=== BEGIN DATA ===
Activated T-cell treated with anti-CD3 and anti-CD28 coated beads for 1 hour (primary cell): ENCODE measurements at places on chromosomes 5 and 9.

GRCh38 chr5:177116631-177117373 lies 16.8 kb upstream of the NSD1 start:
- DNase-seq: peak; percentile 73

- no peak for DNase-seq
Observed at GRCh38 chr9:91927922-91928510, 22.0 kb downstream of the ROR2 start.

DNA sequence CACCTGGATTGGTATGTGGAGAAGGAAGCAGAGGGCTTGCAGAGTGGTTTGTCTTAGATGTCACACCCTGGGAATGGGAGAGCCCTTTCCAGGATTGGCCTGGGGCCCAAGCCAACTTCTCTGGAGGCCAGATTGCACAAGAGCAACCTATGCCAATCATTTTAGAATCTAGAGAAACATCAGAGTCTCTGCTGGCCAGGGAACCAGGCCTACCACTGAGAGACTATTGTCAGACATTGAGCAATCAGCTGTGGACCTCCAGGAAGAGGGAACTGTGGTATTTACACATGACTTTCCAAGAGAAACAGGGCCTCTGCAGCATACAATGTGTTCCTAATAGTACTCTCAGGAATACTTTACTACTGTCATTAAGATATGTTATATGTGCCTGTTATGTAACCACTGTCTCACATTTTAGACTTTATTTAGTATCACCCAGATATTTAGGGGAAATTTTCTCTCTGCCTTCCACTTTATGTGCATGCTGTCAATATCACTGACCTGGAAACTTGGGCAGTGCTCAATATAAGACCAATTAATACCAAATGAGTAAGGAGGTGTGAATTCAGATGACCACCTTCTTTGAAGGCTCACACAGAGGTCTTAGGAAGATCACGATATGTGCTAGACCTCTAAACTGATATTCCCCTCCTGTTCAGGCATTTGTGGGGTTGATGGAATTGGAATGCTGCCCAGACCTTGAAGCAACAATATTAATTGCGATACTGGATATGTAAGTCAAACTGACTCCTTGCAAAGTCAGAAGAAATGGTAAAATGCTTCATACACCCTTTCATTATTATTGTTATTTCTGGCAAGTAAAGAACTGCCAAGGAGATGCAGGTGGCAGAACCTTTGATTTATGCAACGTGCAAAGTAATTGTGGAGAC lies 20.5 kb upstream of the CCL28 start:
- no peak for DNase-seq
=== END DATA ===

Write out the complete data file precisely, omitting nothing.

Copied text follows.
Activated T-cell treated with anti-CD3 and anti-CD28 coated beads for 1 hour (primary cell): ENCODE measurements at places on chromosomes 5 and 9.

GRCh38 chr5:177116631-177117373 lies 16.8 kb upstream of the NSD1 start:
- DNase-seq: peak; percentile 73

- no peak for DNase-seq
Observed at GRCh38 chr9:91927922-91928510, 22.0 kb downstream of the ROR2 start.

DNA sequence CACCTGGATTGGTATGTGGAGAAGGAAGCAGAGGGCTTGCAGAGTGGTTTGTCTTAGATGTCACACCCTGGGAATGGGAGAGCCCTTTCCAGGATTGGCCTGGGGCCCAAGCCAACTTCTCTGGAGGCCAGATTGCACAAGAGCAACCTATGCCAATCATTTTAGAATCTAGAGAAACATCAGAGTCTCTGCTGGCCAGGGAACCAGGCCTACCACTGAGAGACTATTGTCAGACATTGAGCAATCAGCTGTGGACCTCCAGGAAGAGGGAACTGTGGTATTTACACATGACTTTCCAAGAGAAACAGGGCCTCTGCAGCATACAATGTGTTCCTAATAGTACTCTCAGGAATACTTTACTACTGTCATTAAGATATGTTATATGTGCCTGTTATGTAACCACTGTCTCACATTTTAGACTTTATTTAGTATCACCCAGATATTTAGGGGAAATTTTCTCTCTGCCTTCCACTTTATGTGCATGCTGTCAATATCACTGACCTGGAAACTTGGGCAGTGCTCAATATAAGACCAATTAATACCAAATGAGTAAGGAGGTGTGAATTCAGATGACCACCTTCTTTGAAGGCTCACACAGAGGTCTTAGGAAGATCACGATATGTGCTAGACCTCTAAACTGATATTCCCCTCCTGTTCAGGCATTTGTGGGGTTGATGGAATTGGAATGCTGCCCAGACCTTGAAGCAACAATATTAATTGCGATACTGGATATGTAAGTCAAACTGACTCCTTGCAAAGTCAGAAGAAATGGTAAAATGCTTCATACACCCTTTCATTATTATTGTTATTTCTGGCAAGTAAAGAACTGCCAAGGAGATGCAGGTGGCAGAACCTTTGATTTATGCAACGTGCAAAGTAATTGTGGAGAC lies 20.5 kb upstream of the CCL28 start:
- no peak for DNase-seq